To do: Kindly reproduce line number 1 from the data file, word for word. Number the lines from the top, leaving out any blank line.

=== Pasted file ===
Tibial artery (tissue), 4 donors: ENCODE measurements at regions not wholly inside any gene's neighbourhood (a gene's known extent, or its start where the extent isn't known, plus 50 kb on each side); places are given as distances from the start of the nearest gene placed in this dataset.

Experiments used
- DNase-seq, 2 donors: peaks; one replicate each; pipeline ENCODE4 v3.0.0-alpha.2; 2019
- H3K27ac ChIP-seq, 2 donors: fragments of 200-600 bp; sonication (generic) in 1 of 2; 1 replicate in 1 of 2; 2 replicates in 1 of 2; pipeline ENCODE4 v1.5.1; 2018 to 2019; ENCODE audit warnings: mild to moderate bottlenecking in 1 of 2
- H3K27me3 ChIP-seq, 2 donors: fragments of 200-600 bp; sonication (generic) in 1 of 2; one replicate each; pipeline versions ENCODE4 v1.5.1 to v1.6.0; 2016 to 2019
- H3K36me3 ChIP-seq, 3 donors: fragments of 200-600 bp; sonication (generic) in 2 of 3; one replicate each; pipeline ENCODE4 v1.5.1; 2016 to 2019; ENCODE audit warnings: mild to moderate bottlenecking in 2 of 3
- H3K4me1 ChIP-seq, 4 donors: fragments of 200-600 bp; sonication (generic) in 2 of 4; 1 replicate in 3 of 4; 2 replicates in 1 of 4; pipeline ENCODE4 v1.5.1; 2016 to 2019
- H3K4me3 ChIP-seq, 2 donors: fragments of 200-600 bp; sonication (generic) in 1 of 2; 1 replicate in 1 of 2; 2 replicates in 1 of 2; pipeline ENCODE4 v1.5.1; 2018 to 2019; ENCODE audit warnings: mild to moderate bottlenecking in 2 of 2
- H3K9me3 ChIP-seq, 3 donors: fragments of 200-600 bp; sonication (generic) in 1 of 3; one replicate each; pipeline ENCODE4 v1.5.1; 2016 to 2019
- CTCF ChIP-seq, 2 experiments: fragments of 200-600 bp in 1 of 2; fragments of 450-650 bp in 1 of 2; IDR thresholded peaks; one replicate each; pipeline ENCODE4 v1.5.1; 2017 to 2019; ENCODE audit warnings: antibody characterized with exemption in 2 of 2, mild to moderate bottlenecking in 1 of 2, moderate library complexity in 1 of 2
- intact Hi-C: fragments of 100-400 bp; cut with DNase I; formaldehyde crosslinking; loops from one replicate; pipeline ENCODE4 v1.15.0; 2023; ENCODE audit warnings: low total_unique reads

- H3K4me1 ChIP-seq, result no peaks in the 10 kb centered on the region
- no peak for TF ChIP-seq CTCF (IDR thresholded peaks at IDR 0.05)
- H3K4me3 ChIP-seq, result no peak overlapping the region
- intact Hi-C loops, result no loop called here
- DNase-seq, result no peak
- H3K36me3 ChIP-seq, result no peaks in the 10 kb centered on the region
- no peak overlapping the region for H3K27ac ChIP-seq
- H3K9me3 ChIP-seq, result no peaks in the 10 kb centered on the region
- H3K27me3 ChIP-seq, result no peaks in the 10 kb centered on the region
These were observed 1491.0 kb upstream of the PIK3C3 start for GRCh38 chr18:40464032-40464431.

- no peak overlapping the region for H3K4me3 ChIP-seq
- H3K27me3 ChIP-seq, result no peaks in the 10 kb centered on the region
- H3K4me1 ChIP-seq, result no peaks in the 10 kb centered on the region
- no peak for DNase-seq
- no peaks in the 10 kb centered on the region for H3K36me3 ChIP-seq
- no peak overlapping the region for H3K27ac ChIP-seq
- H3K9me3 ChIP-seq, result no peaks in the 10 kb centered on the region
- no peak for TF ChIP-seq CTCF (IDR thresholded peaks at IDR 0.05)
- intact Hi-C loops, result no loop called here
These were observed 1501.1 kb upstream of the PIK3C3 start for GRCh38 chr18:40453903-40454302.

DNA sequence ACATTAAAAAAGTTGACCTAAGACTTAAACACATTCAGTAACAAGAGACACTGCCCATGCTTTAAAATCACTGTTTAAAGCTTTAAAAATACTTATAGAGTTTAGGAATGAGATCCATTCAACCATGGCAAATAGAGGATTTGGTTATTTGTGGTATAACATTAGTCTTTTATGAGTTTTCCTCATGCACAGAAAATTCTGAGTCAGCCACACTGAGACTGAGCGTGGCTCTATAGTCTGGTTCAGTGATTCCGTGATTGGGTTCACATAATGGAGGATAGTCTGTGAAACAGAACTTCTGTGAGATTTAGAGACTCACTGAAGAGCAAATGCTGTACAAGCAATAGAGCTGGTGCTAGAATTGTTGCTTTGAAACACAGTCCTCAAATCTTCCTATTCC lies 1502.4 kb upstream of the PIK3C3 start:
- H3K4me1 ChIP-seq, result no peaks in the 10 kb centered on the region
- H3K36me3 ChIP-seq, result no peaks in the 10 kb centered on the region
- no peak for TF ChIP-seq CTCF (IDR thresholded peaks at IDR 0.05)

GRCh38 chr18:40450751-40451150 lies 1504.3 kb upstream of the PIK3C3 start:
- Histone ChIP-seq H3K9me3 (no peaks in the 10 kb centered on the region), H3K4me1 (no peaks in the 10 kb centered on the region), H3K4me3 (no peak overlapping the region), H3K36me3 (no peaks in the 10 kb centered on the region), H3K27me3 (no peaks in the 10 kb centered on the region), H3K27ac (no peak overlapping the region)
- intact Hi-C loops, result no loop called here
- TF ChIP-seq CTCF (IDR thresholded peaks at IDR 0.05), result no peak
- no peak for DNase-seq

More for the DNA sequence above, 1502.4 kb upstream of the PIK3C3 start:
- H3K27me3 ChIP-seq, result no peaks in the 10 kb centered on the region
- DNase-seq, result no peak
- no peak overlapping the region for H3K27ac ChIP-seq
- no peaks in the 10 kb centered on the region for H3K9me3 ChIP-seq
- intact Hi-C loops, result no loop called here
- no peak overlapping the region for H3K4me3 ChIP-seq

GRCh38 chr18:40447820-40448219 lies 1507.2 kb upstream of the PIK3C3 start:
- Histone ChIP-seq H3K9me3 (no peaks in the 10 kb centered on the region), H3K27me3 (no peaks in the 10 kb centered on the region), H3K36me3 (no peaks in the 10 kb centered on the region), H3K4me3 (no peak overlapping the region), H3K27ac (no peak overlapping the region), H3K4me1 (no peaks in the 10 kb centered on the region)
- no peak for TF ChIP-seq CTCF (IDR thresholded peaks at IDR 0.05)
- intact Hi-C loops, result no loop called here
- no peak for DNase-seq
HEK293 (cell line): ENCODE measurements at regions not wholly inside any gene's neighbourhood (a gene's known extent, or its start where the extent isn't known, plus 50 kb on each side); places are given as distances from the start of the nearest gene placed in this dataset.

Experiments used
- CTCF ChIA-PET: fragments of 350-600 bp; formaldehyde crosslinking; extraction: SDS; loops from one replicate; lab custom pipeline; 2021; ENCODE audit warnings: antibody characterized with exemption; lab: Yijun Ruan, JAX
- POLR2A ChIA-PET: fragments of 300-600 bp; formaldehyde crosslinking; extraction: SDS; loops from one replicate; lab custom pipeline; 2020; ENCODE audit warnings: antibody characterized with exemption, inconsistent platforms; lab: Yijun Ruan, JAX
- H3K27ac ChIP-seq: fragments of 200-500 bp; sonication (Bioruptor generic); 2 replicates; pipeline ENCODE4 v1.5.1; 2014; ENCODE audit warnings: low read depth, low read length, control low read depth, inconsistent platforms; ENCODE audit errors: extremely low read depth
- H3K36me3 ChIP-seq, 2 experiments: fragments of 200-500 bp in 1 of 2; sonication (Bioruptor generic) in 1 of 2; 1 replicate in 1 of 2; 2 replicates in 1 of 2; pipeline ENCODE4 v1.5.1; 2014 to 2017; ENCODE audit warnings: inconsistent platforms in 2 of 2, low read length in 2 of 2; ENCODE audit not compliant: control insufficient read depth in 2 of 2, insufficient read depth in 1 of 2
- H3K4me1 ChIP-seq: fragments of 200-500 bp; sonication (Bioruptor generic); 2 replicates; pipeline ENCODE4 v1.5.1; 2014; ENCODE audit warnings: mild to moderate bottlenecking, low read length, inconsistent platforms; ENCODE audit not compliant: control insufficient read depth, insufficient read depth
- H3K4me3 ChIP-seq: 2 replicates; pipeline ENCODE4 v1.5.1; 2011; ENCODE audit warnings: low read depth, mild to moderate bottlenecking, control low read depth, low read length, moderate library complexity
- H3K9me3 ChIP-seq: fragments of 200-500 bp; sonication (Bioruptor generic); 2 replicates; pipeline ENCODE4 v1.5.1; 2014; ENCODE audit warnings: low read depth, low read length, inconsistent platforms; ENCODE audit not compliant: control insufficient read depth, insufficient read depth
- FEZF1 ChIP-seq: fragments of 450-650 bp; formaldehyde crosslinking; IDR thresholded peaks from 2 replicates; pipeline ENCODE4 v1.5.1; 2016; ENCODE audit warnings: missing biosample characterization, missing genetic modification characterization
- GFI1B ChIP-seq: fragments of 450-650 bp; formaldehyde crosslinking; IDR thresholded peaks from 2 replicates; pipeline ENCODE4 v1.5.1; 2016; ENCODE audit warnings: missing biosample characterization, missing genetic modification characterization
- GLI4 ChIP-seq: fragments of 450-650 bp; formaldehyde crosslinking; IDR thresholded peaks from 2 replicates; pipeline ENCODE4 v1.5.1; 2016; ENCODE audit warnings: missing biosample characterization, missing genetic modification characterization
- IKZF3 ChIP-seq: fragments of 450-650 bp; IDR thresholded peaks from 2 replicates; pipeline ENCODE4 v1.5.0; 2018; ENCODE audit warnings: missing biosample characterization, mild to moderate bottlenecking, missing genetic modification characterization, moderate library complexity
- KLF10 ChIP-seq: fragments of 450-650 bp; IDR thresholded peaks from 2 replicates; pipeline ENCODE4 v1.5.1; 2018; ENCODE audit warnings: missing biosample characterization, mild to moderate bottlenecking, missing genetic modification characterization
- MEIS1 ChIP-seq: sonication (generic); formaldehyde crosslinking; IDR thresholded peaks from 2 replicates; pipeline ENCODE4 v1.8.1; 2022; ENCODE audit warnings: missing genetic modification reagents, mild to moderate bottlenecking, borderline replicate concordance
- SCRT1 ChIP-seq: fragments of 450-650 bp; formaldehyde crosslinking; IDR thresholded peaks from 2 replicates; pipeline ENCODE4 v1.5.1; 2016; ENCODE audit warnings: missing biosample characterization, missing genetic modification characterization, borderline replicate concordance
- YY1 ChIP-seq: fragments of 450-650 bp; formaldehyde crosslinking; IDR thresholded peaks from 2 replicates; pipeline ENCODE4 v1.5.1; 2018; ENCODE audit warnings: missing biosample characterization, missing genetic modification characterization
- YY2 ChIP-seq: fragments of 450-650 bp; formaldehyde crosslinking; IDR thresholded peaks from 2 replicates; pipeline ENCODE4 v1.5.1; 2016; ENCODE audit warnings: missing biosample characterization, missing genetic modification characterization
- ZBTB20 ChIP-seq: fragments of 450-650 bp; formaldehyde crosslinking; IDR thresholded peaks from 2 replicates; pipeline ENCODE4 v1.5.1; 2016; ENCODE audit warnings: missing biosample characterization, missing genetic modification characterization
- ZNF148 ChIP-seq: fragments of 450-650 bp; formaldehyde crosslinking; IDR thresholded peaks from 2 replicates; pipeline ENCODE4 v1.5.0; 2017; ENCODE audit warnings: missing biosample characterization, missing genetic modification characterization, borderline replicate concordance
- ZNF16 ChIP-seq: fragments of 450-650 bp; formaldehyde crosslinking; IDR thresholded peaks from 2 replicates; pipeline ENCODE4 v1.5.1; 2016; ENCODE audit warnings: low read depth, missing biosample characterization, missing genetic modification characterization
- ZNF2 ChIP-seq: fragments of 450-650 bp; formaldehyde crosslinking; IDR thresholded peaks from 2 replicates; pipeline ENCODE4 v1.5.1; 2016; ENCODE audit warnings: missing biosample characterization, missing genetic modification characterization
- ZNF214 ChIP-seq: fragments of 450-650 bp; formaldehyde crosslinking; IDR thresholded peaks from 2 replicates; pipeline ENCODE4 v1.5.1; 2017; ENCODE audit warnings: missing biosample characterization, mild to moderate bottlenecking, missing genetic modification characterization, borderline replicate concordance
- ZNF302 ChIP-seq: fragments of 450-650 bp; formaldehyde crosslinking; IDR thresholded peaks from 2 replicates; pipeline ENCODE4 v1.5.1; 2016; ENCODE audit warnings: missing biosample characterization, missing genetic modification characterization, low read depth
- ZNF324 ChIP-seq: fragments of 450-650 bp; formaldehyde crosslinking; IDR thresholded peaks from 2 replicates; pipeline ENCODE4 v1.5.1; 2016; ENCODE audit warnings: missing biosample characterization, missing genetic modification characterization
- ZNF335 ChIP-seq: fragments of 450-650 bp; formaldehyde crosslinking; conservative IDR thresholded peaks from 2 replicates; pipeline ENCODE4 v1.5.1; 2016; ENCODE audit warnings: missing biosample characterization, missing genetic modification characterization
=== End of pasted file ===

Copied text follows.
Tibial artery (tissue), 4 donors: ENCODE measurements at regions not wholly inside any gene's neighbourhood (a gene's known extent, or its start where the extent isn't known, plus 50 kb on each side); places are given as distances from the start of the nearest gene placed in this dataset.